This program is part of Netpbm.
pnmhisteq increases the contrast of a PGM or PPM image through the technique of "histogram equalization."
pnmhisteq computes a histogram of the luminosity of the pixels in the image. It then calculates a mapping between each luminosity and a new luminosity such that it spreads out intensity levels around histogram peaks and compresses them at troughs. I.e. it moves pixels around in the histogram so as to make it flat. It applies that mapping to the input image to produce the output image. The effect of this is that the image has equal numbers of pixels at each possible intensity level, which means it uses the available levels of intensity more efficiently and thereby has more visible detail.
Mathematically, the luminosity mapping is this: Assume the pixels are sorted by luminosity into B buckets numbered from 0 (lowest luminosity) to B-1. N[i] is the number of pixels in bucket i. T is the total number of pixels (sum of N[i] over all i). W is the luminosity of white.
pnmhisteq replaces an input pixel whose luminosity falls into bucket j with one whose luminosity is:
j --- \ > (N[i] / T) * W / --- i=0
Considering a grayscale image for simplicity, this means that pixels in the most luminous bucket become white. Pixels in the 10th per centile of luminosity become 10% of white.
pnmhisteq maps a single luminosity in the input to a single luminosity in the output. That means if pixels A and B both have luminosity .2 in the input, and pixel A has luminosity .4 in the output, pixel B also has luminosity .4 in the output. And since the luminosities in the input are not continuous, the luminosities in the output aren't either and pnmhisteq doesn't meet the ideal of having exactly the same number of pixels of each luminosity in the output.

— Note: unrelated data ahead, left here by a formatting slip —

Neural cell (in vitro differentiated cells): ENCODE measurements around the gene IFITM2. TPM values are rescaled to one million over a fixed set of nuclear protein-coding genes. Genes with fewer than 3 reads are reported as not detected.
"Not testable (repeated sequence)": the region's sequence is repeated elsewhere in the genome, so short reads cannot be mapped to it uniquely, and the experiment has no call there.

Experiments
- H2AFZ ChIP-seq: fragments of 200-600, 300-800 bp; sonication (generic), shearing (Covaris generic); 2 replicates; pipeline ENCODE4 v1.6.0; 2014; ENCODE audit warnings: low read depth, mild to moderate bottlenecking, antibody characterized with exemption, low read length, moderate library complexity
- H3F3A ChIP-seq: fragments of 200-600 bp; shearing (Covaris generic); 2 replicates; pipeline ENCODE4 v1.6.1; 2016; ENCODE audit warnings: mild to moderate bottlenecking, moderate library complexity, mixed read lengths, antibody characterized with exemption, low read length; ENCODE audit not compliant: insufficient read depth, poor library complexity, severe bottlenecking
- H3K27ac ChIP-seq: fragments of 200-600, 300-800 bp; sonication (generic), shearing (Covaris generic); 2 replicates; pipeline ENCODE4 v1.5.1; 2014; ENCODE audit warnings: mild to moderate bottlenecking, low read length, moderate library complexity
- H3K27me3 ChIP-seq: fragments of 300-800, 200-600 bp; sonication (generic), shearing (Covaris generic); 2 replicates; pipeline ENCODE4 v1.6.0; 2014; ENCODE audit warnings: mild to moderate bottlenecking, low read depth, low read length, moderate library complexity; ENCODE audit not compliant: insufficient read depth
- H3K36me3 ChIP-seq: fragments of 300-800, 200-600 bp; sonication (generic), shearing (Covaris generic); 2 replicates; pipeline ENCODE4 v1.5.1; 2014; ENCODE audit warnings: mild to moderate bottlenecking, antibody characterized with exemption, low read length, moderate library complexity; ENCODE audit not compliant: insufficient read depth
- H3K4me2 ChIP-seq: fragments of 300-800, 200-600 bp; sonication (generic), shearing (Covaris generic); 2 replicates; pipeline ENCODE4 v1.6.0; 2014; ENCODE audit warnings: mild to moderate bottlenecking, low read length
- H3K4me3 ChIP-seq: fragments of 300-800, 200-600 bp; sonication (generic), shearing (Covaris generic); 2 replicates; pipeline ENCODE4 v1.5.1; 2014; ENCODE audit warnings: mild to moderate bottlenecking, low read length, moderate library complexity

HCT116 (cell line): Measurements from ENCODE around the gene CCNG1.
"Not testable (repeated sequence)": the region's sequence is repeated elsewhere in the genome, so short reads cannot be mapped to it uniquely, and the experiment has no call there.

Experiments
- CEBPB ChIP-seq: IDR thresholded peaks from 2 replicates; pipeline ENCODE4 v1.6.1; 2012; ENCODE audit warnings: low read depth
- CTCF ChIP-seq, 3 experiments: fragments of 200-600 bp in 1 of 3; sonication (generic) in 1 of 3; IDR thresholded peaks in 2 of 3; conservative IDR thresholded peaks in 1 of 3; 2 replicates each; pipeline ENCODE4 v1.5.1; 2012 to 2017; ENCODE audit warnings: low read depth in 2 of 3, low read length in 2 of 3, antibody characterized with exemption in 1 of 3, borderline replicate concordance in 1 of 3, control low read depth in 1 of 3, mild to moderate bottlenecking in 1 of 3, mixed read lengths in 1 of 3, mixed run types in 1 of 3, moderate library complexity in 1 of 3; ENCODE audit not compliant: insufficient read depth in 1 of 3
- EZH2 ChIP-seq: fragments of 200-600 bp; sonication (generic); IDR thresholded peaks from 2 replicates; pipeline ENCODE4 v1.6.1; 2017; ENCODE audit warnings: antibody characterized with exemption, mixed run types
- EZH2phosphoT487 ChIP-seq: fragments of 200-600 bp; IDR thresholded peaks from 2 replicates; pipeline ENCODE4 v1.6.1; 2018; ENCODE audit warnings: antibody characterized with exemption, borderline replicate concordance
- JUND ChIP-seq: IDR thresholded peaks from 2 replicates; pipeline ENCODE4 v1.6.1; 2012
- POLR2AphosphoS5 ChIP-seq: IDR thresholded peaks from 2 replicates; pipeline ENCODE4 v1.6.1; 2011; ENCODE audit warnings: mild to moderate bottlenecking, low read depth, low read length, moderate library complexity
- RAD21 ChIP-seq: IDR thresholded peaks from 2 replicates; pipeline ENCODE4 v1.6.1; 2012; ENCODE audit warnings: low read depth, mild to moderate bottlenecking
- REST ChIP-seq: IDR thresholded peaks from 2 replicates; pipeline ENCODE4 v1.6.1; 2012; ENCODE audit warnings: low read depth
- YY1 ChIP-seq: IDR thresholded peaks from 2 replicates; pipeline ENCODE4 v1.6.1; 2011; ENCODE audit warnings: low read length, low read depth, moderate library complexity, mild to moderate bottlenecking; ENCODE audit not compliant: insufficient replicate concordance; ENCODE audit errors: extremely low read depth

If you're processing a related set of images, for example frames of an animation, it's generally best to apply the same luminosity mapping to every frame, since otherwise you'll get distracting frame-to-frame changes in the brightness of objects. pnmhisteq's -wmap option allows you to save, as a PGM image, the luminosity map it computes from an image. The -rmap option causes pnmisteq to use such an image as its luminosity map.
So you can run pnmhisteq with -wmap on a composite you created with pnmcat of the images you intend to process. Then, you can run pnmisteq with -rmap on each of the individual images, using the luminosity map you generated from the composite.
Use pnmhistmap to see the result. Run a color image through ppmtopgm first so that you see a histogram of the luminosity instead of histograms of the three color components. It should generally show a flat histogram. But due to the quantization effects described above, you might see high bars interleaved with low bars, with the local average being flat. To see local averages, use the -width option of pnmhistmap.
You can abbreviate any option to its shortest unique prefix.
Histogram equalization is effective for increasing the visible detail in scientific imagery and in some continuous-tone pictures. It is often too drastic, however, for scanned halftone images, where it does an excellent job of making halftone artifacts apparent. You might want to experiment with pnmnorm and pnmgamma for more subtle contrast enhancement.
The luminosity map file supplied by the -rmap option must have the same maxval as the input image. This is always the case when the map file was created by the -wmap option of pnmhisteq. If this restriction causes a problem, simply adjust the maxval of the map with pamdepth to agree with the input image.
If the input is a PBM file (on which histogram equalization is an identity operation), the only effect of passing the file through pnmhisteq will be the passage of time.